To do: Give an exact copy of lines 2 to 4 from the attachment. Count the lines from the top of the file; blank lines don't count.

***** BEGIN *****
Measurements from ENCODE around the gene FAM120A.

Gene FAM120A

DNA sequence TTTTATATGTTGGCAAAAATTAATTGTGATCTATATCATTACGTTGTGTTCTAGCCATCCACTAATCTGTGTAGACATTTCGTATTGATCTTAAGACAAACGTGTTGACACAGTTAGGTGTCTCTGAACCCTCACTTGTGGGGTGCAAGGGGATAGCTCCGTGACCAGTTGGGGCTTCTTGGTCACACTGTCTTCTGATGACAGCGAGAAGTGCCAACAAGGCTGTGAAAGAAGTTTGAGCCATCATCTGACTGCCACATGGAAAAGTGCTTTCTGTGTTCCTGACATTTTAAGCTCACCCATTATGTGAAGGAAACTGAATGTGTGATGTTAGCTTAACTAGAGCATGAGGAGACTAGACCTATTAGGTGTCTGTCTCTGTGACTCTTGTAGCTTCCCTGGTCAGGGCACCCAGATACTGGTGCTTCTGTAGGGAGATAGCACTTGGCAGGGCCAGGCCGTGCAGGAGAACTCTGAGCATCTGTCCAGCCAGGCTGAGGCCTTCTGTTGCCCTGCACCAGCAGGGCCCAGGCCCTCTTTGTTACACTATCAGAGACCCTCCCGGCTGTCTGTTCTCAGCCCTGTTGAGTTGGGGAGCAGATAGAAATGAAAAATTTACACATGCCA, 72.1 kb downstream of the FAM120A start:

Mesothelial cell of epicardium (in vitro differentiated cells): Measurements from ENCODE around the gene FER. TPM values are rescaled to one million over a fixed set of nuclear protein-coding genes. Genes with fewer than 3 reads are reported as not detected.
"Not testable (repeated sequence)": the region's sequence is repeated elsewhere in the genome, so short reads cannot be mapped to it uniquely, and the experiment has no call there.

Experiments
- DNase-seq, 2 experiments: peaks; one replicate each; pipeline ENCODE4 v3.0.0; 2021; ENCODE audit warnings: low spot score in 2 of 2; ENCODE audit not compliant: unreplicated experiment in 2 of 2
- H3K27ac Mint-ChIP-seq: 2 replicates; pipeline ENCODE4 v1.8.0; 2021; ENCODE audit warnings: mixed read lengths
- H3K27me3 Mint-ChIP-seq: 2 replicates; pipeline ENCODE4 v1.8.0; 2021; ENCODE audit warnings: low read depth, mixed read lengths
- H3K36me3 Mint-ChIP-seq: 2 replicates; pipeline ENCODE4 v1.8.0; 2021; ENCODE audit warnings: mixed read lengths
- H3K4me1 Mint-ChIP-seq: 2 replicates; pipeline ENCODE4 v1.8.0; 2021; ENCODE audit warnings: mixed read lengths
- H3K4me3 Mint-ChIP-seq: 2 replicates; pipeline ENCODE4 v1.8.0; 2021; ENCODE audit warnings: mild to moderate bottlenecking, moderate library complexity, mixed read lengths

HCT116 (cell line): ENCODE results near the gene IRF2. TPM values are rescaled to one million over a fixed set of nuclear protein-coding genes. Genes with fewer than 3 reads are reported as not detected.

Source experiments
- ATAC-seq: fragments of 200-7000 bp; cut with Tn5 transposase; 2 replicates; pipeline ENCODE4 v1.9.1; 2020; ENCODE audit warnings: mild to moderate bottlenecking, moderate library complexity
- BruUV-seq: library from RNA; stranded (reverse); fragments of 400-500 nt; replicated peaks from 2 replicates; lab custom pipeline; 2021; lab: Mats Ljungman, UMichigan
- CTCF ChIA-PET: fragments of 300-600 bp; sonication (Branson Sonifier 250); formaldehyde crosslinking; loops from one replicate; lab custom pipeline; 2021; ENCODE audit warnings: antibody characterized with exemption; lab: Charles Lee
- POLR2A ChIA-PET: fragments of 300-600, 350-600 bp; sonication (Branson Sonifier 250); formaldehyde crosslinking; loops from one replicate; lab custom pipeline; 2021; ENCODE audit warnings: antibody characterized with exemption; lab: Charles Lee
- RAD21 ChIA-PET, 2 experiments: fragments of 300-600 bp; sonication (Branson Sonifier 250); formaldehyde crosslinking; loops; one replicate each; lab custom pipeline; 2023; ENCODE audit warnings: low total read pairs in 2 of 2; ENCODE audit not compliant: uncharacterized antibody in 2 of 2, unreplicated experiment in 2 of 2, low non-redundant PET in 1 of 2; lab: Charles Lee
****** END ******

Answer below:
Gene FAM120A

DNA sequence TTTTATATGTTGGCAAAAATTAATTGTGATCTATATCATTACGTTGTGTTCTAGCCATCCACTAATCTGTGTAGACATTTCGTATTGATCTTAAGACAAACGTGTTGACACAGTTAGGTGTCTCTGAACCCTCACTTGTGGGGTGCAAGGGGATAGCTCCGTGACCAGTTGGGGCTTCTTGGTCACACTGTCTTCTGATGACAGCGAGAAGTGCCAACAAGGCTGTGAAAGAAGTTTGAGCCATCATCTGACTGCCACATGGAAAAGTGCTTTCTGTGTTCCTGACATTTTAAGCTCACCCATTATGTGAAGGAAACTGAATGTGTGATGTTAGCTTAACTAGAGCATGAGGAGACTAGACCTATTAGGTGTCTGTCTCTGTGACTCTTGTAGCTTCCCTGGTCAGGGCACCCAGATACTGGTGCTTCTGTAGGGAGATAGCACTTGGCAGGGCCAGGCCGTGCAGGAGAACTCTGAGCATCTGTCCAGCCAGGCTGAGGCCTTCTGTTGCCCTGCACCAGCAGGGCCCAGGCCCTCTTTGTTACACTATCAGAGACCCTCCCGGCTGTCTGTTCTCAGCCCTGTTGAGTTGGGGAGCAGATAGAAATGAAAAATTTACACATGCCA, 72.1 kb downstream of the FAM120A start:

Mesothelial cell of epicardium (in vitro differentiated cells): Measurements from ENCODE around the gene FER. TPM values are rescaled to one million over a fixed set of nuclear protein-coding genes. Genes with fewer than 3 reads are reported as not detected.